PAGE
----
Lebanon Diaries: Day 1 – The Shatila Refugee Camp
Our first stop was the Shatila refugee camp on the southern side of Beirut. After the glitz and glamour of the capital, the long road to the camp quickly gave way to clear signs of deprivation and severe poverty.
Shatila refugee camp was set up for Palestinian refugees in 1949. With the recent influx of Syrians fleeing the destruction in their home country, the camps numbers have swelled to accommodate the numbers of displaced people. Shatila was also the site of a massacre in 1982 in which up to 3,500 people were killed.
With this knowledge already heavy in our hearts, we entered the camp braced for faces filled with despair but hoping we could provide a little joy and comfort to families who have so little but are willing to give so much.
We started by distributing food parcels to needy families in preparation for the cold winter months. We mingled with residents of the camp, handed out cones filled with sweets to children that were generously donated by Interpal supporters in the UK and listened to stories from those who had spent their whole lives in the camps and those who still held tightly to the memory of their homeland.
Amna, a fundraiser from Bradford was endeared by the children’s positive attitude and willingness to live life to the full. “I had the privilege to paint refugee children’s faces (even though I’m not good) but the children loved it. Seeing their smiles today was priceless!”
We then distributed parcels filled with staple foods like rice, lentils and canned goods to families in the camp. “I was left very emotional by the act of actually handing over the parcels full of good food to families who were so grateful as they took them back to their homes” said Abdul Majid who works in Interpal’s Glasgow branch. “The feeling in my heart can only be described as ‘sukoon’, meaning peace and tranquility”.
However, the mood soon turned less joyful as we walked on through the camp and the realisation of where we were began to dawn on us.
“By far the most disorienting part of the day was walking in the footsteps of refugees in and out of dark, twisted alleyways, witnessing infestations of rats and cockroaches with the stench of raw sewage consuming our every breath” Abdul Majid continued, “the claustrophobic buildings piled one on top of the other showed the lack of value placed on the refugee’s lives in the camp.”
Palestinian refugees are denied building permits and as the population of the camps continues to increase exponentially, the space constricts, leaving families choked with little hope of escape.
“The situation is worse than I could have ever imagined,” commented Ovais, a volunteer who has raised thousands to support Interpal’s work over the years. “I saw kids playing in rubbish dumps amongst human waste. Dead rats the size of cats lay on the floor, and bullet holes still from the massacre of ’82 still scar the buildings.”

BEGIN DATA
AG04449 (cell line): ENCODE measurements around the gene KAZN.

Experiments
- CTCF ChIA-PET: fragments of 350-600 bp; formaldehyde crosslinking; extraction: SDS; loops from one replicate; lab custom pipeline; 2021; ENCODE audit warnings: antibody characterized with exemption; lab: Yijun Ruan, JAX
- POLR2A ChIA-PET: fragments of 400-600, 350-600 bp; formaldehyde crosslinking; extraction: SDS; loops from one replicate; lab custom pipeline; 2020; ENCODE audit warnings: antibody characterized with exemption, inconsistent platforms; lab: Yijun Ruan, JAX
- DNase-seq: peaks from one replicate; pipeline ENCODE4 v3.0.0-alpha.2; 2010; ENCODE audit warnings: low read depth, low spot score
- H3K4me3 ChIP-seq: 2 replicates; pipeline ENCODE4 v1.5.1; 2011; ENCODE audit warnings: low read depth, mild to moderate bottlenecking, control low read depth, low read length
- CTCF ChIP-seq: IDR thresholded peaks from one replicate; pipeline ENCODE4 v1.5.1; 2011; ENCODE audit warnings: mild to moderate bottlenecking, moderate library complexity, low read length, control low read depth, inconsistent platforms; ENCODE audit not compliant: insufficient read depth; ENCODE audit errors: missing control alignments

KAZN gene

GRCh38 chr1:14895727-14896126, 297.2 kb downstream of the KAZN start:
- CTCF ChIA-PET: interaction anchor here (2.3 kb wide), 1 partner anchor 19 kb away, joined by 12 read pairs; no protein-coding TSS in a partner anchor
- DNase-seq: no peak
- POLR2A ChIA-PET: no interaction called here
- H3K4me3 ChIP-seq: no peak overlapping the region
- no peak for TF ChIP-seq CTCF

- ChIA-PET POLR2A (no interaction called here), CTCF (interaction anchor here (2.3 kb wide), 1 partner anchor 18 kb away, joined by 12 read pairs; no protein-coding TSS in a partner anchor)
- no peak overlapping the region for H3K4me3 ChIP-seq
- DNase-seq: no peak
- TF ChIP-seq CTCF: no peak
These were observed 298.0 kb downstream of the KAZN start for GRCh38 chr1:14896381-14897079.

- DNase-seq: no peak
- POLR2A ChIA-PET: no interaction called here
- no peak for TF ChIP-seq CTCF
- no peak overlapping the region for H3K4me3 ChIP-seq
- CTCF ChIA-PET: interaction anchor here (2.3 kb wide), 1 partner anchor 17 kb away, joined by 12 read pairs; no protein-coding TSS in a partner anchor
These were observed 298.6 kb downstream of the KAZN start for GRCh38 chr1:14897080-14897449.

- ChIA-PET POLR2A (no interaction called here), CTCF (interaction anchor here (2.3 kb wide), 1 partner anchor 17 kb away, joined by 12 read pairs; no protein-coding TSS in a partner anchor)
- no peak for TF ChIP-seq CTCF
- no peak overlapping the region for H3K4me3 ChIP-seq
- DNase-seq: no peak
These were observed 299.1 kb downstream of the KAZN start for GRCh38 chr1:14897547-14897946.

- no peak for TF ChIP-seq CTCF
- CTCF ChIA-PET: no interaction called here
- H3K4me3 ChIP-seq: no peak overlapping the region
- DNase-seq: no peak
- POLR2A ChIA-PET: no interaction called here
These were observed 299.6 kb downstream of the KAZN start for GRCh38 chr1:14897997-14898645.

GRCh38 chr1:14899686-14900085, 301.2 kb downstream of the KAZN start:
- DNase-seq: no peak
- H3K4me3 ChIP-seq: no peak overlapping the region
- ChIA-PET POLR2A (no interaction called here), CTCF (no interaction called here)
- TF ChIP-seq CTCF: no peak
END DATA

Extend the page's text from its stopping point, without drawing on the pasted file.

We then continued on our journey to visit families who participate in Interpal’s topical Awareness Seminars – community sessions that focus on a variety of topics. “I went into two homes,” said Abbas, a student volunteer taking part in the programme. “The first of which belonged to a woman and her four children. She told us how she attended an Interpal medical session focused on breast cancer which led to her mother discovering that she had been suffering with the disease.”
Sadly it was too late for her mother and she since passed away. However it made us realise the critical need for outreach work to educate women on the dangers of gendered diseases and the impact our work has on real lives.
The second family we visited consisted of a woman, her son and two daughters. The son, Muhammad wanted to become an engineer, the eldest daughter a paediatrician and the youngest, a doctor. The father had suffered a heart attack two years ago and passed away leaving his wife penniless. Luckily, the financial support the family receive from Interpal is just about enough to
tide them over. During the winter months, the onset of damp in makeshift houses often leads to disrepair. This family are currently crammed into a cousin’s house following the collapse of the roof in their home, unpreventable damage that will cost around $15,000 to repair, money they simply do not have.
“One case we witnessed particularly touched my heart”, recalled Amna, “there was a woman who has four beautiful children, three daughters and a son. Her husband had been diagnosed with Alzheimer’s and is now paralyzed permanently, only able to make slight movements with his eyes. To see his condition broke my heart. He lay there helplessly, not moving but just
staring at me. I too felt helpless.”
Abbas added, “When I asked how her faith has stayed so strong, she replied , “I know that this is what Allah wants from me and no one else,” and I reminded her that Allah would not give this burden to anyone who was not strong enough to bear it.”
“I’ve seen an awful lot today”, reflected Abdul Majid as the day drew to a close. “My heart is in pain thinking about the conditions in the camps but I am also in awe of the strong spirit of those who have nothing and how they manage to continue despite a system that is stacked against them. How can they survive the winter like this? Truly, I have never fully appreciated the good fortune of having a safe house, warm clothing and financial security. I pray that I am blessed with further strength to continue to raise funds to support Palestinian families that have endured so much pain and hardship in the camps.”
To donate towards the Lebanon winter aid distribution, please visit our direct donations page. Alternatively, you can donate to our wider Winter Appeal by calling the office on 0208 961 9993 or by visiting our website.
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